Thursday, April 16, 2015

Dumfries and Galloway tour. 22.3.2015

A tour around the lochs and forests of D and G in bright but cold weather was uplifting in many different ways.  Carlingwark Loch produced the first Sand Martins of the year. Early morning saw the site devoid of people and the opportunity to hear what is now an improving wall of sound as birds get into the rhythm of Spring song. It was good to see around 30 Goldeneye on the loch although the hoped for Ring-necked Duck proved impossible to pin down.

On to the Ken-Dee marshes where Grey lag Geese and Canada Geese were present, but very low numbers of duck. Disappointment was cancelled out by excellent views of a Red Kite which are now firmly established in the area. The hoped for Willow Tit here or at the nearby Woodhall Loch proved unrealised. Despite more than enough seemingly suitable habitat this bird is now difficult to find sometimes.

The Galloway Forest has been felled in certain areas and is much changed from previous recollections. Surprisingly very little seemed to be on offer even of common species like Chaffinch or Robin. Over the moor to the area above Gatehouse of Fleet where a further two Red Kites were noted, certainly something that thirty years ago would not have been in any way routine.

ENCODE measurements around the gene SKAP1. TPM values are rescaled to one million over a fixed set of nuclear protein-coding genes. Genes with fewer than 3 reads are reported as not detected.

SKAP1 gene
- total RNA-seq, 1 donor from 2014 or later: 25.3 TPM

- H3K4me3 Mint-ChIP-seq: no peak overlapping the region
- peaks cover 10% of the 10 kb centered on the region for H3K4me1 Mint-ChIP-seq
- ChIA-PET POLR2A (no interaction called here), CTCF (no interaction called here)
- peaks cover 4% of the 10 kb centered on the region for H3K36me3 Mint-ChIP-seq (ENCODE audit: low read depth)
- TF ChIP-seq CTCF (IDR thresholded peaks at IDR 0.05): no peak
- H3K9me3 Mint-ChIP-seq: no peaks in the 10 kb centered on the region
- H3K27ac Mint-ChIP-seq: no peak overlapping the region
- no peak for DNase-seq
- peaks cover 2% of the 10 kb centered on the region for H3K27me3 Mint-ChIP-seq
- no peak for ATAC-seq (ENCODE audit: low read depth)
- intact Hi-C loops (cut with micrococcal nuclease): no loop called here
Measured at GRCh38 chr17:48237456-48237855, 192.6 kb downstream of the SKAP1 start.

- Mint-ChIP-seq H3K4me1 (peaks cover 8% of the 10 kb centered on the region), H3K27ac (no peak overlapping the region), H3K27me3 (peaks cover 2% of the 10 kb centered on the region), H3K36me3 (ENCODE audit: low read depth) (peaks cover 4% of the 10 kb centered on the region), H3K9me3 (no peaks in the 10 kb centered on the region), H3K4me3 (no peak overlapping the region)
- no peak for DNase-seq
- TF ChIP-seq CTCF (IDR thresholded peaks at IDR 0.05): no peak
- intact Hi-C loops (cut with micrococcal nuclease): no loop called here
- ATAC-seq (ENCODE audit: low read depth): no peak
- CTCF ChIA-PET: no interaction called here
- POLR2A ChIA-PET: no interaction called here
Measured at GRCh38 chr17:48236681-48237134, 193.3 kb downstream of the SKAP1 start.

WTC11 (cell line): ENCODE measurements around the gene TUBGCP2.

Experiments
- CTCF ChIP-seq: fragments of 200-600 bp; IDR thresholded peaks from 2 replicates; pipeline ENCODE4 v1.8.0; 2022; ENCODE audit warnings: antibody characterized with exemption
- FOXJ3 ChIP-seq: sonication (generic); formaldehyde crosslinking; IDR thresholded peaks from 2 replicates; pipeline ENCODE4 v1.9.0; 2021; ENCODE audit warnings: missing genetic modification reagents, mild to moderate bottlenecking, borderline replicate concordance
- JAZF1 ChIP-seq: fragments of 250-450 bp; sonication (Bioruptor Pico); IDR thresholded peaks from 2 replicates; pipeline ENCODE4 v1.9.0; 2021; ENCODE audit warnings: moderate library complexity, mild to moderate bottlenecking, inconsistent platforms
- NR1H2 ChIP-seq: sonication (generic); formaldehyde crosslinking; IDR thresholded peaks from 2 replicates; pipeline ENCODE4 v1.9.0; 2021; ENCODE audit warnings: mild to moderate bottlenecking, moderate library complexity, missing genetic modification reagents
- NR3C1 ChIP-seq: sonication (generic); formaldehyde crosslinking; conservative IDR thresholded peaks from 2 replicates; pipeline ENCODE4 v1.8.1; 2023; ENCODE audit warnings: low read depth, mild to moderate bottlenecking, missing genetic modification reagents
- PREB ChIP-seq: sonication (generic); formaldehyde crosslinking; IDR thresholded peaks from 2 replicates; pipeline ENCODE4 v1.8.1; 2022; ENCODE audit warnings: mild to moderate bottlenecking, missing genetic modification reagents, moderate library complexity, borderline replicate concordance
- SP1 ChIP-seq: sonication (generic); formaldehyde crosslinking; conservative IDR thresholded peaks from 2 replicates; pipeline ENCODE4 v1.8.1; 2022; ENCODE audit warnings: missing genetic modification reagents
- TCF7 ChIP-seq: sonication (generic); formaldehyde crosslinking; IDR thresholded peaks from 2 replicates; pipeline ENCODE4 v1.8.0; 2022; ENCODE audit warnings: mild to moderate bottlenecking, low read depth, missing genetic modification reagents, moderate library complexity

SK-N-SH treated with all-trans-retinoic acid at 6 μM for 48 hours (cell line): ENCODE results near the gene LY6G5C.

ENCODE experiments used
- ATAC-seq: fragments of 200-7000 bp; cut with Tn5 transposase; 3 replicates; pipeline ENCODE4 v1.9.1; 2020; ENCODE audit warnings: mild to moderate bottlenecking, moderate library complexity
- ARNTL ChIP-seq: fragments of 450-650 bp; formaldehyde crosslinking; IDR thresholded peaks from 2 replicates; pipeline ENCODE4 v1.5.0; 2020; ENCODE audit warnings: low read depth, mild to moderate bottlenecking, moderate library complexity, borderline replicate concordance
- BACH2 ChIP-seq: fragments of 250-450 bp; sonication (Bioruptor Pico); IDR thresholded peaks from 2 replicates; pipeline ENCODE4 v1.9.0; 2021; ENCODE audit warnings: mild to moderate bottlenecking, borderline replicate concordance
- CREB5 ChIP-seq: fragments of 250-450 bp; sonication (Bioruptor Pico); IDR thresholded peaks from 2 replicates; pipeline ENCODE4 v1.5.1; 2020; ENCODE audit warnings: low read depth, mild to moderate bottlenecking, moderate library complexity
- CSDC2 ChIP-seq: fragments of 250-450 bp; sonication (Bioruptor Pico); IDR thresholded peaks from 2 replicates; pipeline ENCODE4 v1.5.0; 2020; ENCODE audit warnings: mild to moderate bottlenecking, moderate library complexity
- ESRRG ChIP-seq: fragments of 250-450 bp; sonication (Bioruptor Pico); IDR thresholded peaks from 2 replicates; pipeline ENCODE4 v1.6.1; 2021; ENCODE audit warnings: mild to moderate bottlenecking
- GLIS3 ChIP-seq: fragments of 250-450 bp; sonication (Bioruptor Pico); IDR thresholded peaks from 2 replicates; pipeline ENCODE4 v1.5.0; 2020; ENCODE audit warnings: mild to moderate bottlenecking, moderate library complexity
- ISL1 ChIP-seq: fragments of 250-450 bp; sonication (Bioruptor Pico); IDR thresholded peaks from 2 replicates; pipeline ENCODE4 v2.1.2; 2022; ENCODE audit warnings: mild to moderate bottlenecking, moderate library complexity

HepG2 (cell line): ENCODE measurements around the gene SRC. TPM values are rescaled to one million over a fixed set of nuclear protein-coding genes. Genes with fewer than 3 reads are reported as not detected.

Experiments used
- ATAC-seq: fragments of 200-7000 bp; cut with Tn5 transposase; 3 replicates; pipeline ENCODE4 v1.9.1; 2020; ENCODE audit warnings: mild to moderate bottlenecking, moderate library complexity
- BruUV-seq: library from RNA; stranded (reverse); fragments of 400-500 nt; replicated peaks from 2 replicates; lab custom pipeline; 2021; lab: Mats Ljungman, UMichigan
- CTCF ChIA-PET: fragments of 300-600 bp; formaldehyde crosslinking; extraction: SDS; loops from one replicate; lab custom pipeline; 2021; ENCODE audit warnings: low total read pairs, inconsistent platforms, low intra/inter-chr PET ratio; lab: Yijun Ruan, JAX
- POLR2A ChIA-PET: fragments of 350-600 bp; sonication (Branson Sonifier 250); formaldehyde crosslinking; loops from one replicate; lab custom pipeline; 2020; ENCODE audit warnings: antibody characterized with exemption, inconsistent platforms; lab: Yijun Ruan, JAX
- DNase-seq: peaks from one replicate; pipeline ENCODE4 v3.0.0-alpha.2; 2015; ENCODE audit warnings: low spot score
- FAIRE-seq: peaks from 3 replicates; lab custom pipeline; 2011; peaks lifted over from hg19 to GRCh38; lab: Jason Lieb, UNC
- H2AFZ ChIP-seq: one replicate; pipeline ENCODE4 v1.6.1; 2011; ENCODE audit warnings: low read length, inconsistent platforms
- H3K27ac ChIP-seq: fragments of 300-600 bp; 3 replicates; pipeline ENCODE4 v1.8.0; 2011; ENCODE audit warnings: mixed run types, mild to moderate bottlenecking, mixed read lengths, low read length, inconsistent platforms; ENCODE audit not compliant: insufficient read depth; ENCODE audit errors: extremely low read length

One of the more attractive aspects of  "the Solway" is the picturesque, quiet corners you can find that remain undisturbed for periods of time. Here, in the valley bottom, along the approach to the Cairnsmore of Fleet the solitude and sheer majesty of the countryside was impressive. Not big sky landscapes but more intimate, personal snapshots of what the fabric of our countryside can comprise. Whilst I spent quite a time around here I have to say I saw very little and increasingly am concluding that Spring is just late getting underway.!!

Later out on the open hill Fieldfare, Stonecaht, Buzzards, Kestrel and Raven were all noted. Driving down to the Cairnsmore of Fleet Reserve noted that the cottage near the viaduct that we stayed in ( at the time of the Iraq conflict I seem to remember ) has now been renovated. It was certainly quaint and out of the way but is probably better to have received a facelift as opposed to fall into disrepair.

And so that was it. My journey of reminiscence was fulfilled, admittedly not with too many birds, but given the visual richness of the Solway time spent in the area is never squandered.

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